Review- Señor Buddha

Review- Señor Buddha

Zero waste at Silo, small plates at 64 Degrees, eclectic vegetarian at Terre a Terre. Devising a concept for a new restaurant is a really tricky thing. Too unoriginal and it’ll have been done to death; too wacky and it invites ridicule – I’m still convinced Shoreditch’s cereal café is a practical joke.

At first glance, Señor Buddha is a Spanish-meets-East Asian tapas that sounds pretty original. Owner Lee Shipley, a self-taught chef, has worked hard to evolve his concept from pop-ups to this, his first proper restaurant. It’s a cool, intimate place, just 20 covers with an open kitchen and small bar displaying Lee’s carefully-selected bottles – this man really knows his booze, from a fantastic wine list to a Douglas Fir-infused gin (amazing) and wax-topped bottles of unusual Caribbean rum.

Senor Buddha

Perched here with drinks and bowls of charred, salty pimientos de padrón is a pretty good start to a Saturday night. The place is candlelit, stylish and sexy, very nicely decked out in wood and exposed bricks against the stainless steel of the kitchen, a soundtrack of deep house giving an Ibizan holiday vibe.

Senor Buddha

Lee spends lot of time in Ibiza where Asian food is hugely popular, so it made sense to him to merge the two cuisines – after all, both also have a tradition of small plates and shared food. His tapas are good value, too, with dishes not going beyond £6.50. Having a place in this part of town makes these price points possible. If Señor Buddha was located in the Lanes, the most obvious choice for somewhere like this, Lee probably would – and should – get away with far heftier prices.

Some of the food is an obvious amalgam of Asia and Spain – raw tuna with Iberian ham and wasabi, mussels with coconut and saffron, oxtail spring rolls. Some bat 100% for either side, from a hot and sour green mango salad to a classic patatas bravas. Lee hasn’t gone mad and thrown ridiculous flavour combinations together, rather there’s a considered approach to each dish and he has kept everything very subtle.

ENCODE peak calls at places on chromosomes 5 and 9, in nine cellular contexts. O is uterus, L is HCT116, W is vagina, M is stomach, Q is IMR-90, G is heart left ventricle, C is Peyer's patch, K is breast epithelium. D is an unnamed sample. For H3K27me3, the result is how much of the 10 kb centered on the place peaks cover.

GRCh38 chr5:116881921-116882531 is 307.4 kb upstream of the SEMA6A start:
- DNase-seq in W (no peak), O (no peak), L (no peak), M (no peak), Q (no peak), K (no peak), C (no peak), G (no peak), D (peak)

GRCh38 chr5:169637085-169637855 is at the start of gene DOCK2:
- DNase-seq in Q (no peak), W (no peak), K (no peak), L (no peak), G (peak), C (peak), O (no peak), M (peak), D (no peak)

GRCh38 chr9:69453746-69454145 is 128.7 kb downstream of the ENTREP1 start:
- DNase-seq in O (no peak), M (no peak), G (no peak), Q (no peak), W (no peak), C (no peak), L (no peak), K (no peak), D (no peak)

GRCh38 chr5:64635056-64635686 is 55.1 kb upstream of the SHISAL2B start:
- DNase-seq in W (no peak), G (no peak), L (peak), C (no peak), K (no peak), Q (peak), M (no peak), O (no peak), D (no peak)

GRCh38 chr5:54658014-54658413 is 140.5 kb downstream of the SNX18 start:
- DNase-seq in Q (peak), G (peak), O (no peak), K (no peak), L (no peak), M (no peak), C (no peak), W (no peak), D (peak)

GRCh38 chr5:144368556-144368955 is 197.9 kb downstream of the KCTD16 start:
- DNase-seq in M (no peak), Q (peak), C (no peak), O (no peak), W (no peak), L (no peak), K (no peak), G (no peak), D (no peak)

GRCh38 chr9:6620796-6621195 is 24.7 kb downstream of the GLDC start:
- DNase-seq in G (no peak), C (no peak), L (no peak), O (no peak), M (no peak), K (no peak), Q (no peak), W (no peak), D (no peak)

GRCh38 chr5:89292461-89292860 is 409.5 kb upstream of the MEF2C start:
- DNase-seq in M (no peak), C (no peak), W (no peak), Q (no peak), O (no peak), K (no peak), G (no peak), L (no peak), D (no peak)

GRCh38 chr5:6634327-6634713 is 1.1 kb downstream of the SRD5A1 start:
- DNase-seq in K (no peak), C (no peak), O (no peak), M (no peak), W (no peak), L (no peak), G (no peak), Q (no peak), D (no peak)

Oxtail spring rolls

Oxtail spring roll

A little too subtle for me, possibly. Pig cheek croquetas – the pork cooked in sherry and Thai spices before being shredded and deep-fried – were delicious, meaty and succulent, but I couldn’t detect any Thai flavours. King scallops with morcilla and chilli were fabulous, beautifully cooked and always gorgeous when eaten together, but I wasn’t getting any of the coconut that was apparently in the cauliflower purée. Either my palate was having an off night, or it had something to do with the copious amounts of wine Lee was sending over for us to try.

Scallops with morcilla and cauliflower and coconut puree

Scallops with morcilla and cauliflower and coconut puree

A perfectly tender, single octopus tentacle, curled on the plate like a mermaid’s tail, was deep in colour from being slow-cooked in red wine. Squid-ink caviar added a saline hit and coriander aioli a herby, vibrant note – a very good dish indeed. Confit duck leg was tender as you like and lovely with a sweet plum sauce, but not ideal for sharing – we pulled it off the bone and dug in, but others may find it a bit fiddly.

I’m all for the influx of new eateries in this area, and it’s fantastic that somewhere really stylish and a bit clubby has opened at Preston Circus. The Asian influence may have been a bit lost on me in places, but the food was overall accomplished, original and very well cooked. I wish them well.

Señor Buddha, 9 Preston Road Brighton BN1 4QE – 01273 56783

First published in the Brighton & Hove Independent on 4th September 2015